Lack of clarity on social care reform in Queen’s Speech
By Integrated Care Journal-
Rt Hon Damian Green, Chair of PPP's State of the Nation The Social Care Challenge: Implementing a Connected System report, responds to the lack of clarity on social care reform in the Queen's Speech.
Many people have been disappointed that the Queen’s Speech did not include a detailed solution to the long-standing problem of social care. It is absolutely imperative that we see one with the Comprehensive Spending Review later this year. This is why PPP has started an investigation into the subject, leading to a report to be published this July.
There are many problems to be solved but as ever how we pay for the necessary reforms lies at the heart of the issue. We need billions more a year, and how you raise that money is the most intractable problem. A cap on costs, a floor below which personal assets should not be touched, increases in national insurance, and a pension-style guided saving scheme have all been mooted.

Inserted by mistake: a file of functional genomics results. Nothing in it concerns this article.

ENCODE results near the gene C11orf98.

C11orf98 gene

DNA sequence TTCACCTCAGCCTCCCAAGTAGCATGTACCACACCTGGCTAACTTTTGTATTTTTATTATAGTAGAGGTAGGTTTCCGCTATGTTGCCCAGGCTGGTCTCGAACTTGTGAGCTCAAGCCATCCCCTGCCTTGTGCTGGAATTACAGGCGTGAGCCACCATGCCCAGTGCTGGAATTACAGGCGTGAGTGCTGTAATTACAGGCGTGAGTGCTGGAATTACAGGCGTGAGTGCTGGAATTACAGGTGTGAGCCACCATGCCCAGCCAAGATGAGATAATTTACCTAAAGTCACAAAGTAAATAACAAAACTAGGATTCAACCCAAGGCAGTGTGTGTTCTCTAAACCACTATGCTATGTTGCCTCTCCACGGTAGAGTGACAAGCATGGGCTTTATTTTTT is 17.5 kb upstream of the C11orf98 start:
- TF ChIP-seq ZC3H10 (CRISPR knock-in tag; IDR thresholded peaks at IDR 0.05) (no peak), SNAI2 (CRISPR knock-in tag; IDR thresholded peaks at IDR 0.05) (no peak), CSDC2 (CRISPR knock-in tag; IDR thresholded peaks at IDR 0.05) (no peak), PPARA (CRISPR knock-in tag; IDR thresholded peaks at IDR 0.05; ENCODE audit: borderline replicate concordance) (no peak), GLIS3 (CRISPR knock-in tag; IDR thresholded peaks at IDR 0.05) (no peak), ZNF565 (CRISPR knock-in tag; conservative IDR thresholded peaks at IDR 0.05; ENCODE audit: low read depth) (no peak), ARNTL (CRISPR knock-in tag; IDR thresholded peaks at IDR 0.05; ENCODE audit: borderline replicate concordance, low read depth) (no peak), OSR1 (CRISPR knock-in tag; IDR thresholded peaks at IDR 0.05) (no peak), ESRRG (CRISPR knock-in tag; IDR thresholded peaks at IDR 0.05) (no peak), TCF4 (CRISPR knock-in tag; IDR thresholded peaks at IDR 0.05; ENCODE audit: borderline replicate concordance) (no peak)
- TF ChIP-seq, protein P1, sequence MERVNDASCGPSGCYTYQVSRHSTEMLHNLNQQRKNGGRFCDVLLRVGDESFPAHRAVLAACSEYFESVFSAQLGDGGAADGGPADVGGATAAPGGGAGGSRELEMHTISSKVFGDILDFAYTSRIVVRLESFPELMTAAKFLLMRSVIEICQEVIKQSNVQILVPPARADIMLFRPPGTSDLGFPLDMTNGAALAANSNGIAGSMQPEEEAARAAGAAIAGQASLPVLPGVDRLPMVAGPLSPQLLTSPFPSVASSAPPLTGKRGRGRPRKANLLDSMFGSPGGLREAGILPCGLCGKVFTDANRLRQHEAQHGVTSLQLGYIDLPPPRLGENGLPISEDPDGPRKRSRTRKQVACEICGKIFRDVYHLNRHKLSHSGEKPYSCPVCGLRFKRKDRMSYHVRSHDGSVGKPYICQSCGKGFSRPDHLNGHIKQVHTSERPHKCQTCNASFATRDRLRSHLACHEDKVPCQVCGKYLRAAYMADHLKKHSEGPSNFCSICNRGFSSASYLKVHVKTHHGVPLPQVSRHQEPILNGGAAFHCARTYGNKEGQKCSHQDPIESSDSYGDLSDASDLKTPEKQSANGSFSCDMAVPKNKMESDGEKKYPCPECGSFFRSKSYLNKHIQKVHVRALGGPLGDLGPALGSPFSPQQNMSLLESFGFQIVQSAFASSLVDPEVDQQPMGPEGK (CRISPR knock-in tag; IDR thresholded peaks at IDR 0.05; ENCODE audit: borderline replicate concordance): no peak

But even when the Government comes to decision on how to find the extra money needed, there are other intractable problems. These include:
- Workforce planning. How do we find thousands of extra workers, which demographic change will demand, and how do we create a proper pay and career structure for them?
- Technology. There is so much available which would improve the daily lives of those receiving care, but no discernible strategy for using it.
- Housing. If we built differently, we could keep far more people in their own homes for longer, happier in themselves and less expensive for the system. There is a clear need in the planning system for a separate category of homes suitable for people who need support.
- Integration with the NHS. This is the latest issue following the Government’s White Paper on the subject. We are promised new Integrated Care Systems, but they must ensure that they are not simply another way of the NHS using social care to solve its own problems. The voice of social care (especially domiciliary care) is fragmented, and therefore hard to hear. Providers must have a seat at the ICS table as well as local government if we are to achieve anything real.
This is a formidable set of challenges. I have argued that Social Care needs a 10-year Plan to go alongside the excellent NHS 10-year plan. This absolutely must be the year for action on social care, and I hope our report contributes to a sensible and sustainable solution.
For more information on PPP's State of the Nation report on social care, please contact Charley Hacquoil at firstname.lastname@example.org.
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